This can probably be lawyered around, but another problem is that the new term is already in use by FTA in 49 U.S.C. §5302(23): “The term ‘urban area’ means an area that includes a municipality or other built-up place that the Secretary, after considering local patterns and trends of urban growth, decides is appropriate for a local public transportation system to serve individuals in the locality.” So, until Congress changes the law, FTA is forced to use specific terms in a very different way than the Census Bureau uses them, which will probably be confusing. This should probably go on the “needed technical corrections” list.

FTA uses Census definitions of urban/urbanized areas much more than do any other USDOT mode. By far the largest annual formula grant program, is the section 5307 “Urbanized area formula grant” program, where funds are apportioned by urbanized area (over 50K in population).

The program has three funding tiers based on population: UZA 1 million and up, UZA 200,000 to 999,999, and UZA 50,000 to 199,999 population, based on the decennial census.

The key is the 200,000 cutoff. For an urban area to add that 200,000th person means that the funding from FTA under the 5307 program is now under local control. UZAs with populations from 50,000 to 199,999 see their formula funding given to the state to use in that area, with the state picking the projects and programs, not the local government.

But there is a downside to getting over the 200K line. Transit providers in urban areas under 200,000 population can use their FTA urban formula grants for operating expenses. Once the 200,000th person moves in and is recorded in a decennial census, it becomes much more difficult for transit providers to use federal funding to pay for operating costs.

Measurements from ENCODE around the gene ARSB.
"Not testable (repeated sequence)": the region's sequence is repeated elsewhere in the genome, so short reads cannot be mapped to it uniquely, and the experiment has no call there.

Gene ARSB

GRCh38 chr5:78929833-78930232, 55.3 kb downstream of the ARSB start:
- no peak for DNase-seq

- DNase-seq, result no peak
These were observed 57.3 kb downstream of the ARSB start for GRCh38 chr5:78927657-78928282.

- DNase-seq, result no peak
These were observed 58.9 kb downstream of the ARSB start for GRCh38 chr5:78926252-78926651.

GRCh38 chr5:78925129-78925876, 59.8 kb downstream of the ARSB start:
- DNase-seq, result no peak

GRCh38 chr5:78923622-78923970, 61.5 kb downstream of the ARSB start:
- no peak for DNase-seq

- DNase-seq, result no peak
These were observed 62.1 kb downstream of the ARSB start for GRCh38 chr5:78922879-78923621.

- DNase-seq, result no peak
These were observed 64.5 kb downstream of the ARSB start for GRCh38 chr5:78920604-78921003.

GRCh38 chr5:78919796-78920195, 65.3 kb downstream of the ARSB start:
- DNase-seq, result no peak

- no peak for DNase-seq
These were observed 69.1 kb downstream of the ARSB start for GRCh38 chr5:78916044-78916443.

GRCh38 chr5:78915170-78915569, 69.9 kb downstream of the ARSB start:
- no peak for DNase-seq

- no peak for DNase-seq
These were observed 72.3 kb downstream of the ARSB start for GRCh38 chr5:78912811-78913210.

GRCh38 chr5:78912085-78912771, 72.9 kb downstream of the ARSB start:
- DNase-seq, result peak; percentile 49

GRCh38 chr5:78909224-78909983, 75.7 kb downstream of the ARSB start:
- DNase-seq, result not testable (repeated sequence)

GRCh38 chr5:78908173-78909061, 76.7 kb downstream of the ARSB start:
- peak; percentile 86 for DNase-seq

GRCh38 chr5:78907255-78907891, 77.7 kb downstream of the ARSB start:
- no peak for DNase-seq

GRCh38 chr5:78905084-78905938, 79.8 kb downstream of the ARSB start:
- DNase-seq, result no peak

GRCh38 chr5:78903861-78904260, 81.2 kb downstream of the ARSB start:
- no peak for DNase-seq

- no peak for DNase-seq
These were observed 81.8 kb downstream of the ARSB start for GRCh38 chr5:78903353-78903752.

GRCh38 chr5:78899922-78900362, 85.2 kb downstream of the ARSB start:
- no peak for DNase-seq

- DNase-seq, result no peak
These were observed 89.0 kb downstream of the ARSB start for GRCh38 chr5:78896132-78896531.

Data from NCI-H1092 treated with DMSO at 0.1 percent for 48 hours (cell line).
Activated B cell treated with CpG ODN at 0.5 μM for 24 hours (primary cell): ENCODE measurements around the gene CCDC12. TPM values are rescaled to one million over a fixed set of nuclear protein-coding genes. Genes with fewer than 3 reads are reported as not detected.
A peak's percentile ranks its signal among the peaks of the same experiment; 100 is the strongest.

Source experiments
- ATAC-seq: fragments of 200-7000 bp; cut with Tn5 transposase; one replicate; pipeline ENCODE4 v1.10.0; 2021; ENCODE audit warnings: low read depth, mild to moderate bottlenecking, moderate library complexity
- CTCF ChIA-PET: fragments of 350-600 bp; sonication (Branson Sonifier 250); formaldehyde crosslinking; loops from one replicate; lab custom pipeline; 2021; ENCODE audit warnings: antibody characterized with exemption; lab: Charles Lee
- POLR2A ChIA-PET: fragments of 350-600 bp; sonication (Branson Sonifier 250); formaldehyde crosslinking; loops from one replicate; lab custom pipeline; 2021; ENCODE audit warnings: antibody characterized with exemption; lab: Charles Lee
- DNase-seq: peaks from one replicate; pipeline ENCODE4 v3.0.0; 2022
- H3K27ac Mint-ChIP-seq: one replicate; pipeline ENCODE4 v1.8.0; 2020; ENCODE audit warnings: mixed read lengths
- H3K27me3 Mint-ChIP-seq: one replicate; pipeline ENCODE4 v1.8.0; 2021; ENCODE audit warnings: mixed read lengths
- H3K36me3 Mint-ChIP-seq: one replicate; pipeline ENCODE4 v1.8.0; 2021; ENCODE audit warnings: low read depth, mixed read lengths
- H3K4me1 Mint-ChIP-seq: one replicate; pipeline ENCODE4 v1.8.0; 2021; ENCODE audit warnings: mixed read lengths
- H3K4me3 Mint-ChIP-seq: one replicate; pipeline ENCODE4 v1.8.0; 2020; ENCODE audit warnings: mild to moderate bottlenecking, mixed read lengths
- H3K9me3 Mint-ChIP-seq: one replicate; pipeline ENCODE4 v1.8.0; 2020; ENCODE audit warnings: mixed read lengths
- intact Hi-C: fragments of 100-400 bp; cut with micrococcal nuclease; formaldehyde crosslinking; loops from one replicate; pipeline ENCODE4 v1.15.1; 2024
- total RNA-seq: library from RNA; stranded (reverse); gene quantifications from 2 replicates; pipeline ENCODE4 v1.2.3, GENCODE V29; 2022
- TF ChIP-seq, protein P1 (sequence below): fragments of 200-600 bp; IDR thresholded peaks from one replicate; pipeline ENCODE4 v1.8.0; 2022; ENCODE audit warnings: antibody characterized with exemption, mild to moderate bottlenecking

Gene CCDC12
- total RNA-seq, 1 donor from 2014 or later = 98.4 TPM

Urban areas that were below 200,000 population in the 2010 Census but have moved above the line in the 2020 Census include Clarksville, TN (be sure to take the last train when going there); Santa Barbara, CA; Amarillo, TX; College Station-Bryan, TX; Evansville, IN; Olympia-Lacey, WA; Deltona, FL; Gainesville, FL; Bel Air-Aberdeen, MD; and Fargo, ND. (Huntington, WV shrank in population from 2010 to 2020, but not by enough to drop them below 200,000.)

Highways. The funding formulae don’t take population into account anymore. But the reliance on decennial census population totals, instead of annual Census Bureau estimates, requires analysts to be very wary of relying on data derived from those population totals. Case in point: it took until Highway Statistics 2015 for the Federal Highway Administration to start using the 2010 Census numbers for the urbanized area population in Table HM-72, which gives estimated per capita VMT for urban areas. At some point in the next few years, the Highway Statistics series will switch over to the 2020 Census population totals for urban areas. And this renders the whole per capita part of that series much less useful over time ­ why bother measuring minute year-to-year variations in VMT against a population number that only changes every ten years, and by a much larger margin (usually) than any year or two’s VMT change?

Example: If we are to believe the year-to-year changes in Table HM-72, then the per capita daily VMT in the Las Vegas, NV urban area dropped from 32.5 miles per day in 2014 to 23.2 miles per day in 2015. Which is more likely: that people in Vegas cut their daily driving by one-third overnight, or that this is simply the fact that the denominator in the per capita equation jumped from a population of 1.314 million in the 2014 calculation to 1.886 million in the 2015 calculation as FHWA switched Censuses?

Most competitive highway grant programs use Census totals but have a 200K population cutoff:

  • INFRA grants, in 23 U.S.C. §117(i)(3): “the term ‘rural area’ means an area that is outside an urbanized area with a population of over 200,000.”
  • RAISE grants, in 49 U.S.C. §6702(1)(7): “the term ‘urbanized area’ means an area with a population of more than 200,000 residents, based on the most recent decennial census.”
  • Rural surface transportation grants, in 23 U.S.C. §173(a)(2): “The term ‘rural area’ means an area that is outside an urbanized area with a population of over 200,000.”

Urban areas vs metropolitan statistical areas